Measuring Material Properties through Gradient Based NMR: Diffusion and Imaging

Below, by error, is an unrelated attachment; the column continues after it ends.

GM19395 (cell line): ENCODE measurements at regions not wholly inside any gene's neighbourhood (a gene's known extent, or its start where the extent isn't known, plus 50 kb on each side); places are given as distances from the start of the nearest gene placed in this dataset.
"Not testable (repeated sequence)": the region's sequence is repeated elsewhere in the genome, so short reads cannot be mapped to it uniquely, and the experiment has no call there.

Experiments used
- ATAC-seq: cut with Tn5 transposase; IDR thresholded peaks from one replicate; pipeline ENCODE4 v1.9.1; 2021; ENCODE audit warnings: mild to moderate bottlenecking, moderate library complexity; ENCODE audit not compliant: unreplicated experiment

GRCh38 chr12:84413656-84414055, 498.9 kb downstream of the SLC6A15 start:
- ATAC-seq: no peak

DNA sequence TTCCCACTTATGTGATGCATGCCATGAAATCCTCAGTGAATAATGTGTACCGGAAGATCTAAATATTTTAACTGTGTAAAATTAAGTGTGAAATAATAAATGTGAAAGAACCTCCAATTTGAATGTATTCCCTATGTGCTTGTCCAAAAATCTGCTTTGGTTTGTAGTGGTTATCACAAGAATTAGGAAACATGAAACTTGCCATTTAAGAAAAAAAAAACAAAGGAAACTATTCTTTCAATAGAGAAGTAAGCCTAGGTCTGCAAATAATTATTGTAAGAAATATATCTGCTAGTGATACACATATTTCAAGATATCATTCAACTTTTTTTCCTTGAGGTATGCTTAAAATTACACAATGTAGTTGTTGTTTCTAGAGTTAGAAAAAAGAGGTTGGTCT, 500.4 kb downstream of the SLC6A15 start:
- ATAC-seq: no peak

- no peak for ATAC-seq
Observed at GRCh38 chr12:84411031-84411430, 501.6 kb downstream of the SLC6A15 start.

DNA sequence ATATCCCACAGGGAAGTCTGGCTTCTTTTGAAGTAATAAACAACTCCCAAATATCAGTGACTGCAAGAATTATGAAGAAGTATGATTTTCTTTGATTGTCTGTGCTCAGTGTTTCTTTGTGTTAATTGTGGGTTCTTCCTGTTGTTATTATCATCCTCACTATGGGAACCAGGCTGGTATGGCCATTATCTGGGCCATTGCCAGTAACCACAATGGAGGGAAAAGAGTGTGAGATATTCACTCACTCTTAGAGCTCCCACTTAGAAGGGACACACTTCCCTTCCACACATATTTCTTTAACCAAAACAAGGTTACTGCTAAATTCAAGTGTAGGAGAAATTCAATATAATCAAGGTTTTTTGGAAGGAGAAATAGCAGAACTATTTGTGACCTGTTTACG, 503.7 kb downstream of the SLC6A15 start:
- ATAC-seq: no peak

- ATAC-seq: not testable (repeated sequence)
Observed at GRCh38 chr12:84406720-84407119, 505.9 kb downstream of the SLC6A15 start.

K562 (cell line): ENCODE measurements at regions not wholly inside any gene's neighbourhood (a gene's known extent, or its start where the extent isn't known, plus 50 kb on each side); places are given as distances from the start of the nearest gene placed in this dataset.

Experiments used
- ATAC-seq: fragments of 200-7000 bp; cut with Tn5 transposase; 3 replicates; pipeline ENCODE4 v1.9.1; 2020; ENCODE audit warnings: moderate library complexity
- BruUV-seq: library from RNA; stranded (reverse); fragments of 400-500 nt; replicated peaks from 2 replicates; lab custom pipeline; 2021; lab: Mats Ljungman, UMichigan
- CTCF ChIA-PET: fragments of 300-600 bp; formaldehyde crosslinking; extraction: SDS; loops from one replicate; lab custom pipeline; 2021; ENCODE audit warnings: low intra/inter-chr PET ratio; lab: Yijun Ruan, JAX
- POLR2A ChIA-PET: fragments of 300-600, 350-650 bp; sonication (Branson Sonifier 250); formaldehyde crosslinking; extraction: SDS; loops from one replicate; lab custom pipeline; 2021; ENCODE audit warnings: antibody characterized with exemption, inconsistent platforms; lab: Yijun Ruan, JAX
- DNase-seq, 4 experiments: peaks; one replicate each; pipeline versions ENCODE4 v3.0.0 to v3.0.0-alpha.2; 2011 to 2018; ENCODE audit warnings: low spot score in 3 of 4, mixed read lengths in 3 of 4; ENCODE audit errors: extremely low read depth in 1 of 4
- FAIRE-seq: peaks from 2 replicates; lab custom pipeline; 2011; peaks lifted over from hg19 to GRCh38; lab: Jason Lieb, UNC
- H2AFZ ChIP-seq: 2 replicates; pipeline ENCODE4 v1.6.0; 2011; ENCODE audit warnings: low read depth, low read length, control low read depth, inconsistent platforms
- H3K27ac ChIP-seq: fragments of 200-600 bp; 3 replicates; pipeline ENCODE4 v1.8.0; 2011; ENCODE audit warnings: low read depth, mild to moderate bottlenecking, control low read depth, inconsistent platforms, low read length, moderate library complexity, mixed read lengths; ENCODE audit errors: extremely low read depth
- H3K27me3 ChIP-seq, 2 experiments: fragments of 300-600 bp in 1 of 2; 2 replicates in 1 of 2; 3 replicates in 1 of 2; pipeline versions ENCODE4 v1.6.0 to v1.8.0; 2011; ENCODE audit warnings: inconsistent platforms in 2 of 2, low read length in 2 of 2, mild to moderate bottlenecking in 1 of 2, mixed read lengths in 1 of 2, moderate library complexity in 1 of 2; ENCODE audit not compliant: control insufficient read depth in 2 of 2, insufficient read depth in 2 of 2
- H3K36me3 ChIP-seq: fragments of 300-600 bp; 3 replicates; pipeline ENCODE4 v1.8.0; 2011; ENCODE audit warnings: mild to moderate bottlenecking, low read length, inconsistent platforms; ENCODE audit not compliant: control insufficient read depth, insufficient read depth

Abstract: In this work new methods based Nuclear Magnetic Resonance (NMR) have been developed to measure different kinds of structural properties in soft materials. The advantage of using NMR as a technique to measure material properties is that it is non-destructive, which makes it possible to measure on the actual piece of material that will be used for the application. One does not have to be concerned with whether a small sample represents the whole material or if each piece is similar. By applying a time-dependent gradient in the magnetic field the spins are labelled according to their position. This labelling can then be used either to make density images showing the local concentration or to monitor molecular displacements which carry information on sample structure. Both of these approaches have been used when developing the new NMR-methods, even if the focus has been on molecular displacement techniques. The homogeneous length-scale is obtained by monitoring the displacement of the molecules on different length-scales. For small length-scales the microheterogeneous structures can be observed while for long length-scales an averaging is taking place and the sample will appear homogeneous. The homogeneous length-scale thus indicates the scale of the structural features in the system. If different molecules can be followed independently further information of the structure can be obtained. One can identify obstacles and restrictions that effect a specific type of molecules. This can help to identify the structural features and what they are made up of. Existing experimental sequences were modified so that spectral resolution could be obtained. For biological tissue the intracellular diffusion and cell wall permeability are interesting properties, not the least within the content of medical applications. Methods to measure these two properties have been developed and tried out on yeast cell suspensions. Interbilayer forces were measured by centrifuging samples of lamellar phases with different concentration until equilibrium was reached. The concentration profile obtained at equilibrium and measured using magnetic resonance imaging was then used to obtain the bending rigidity. All methods are based on previously established techniques but are here combined or used in new ways.

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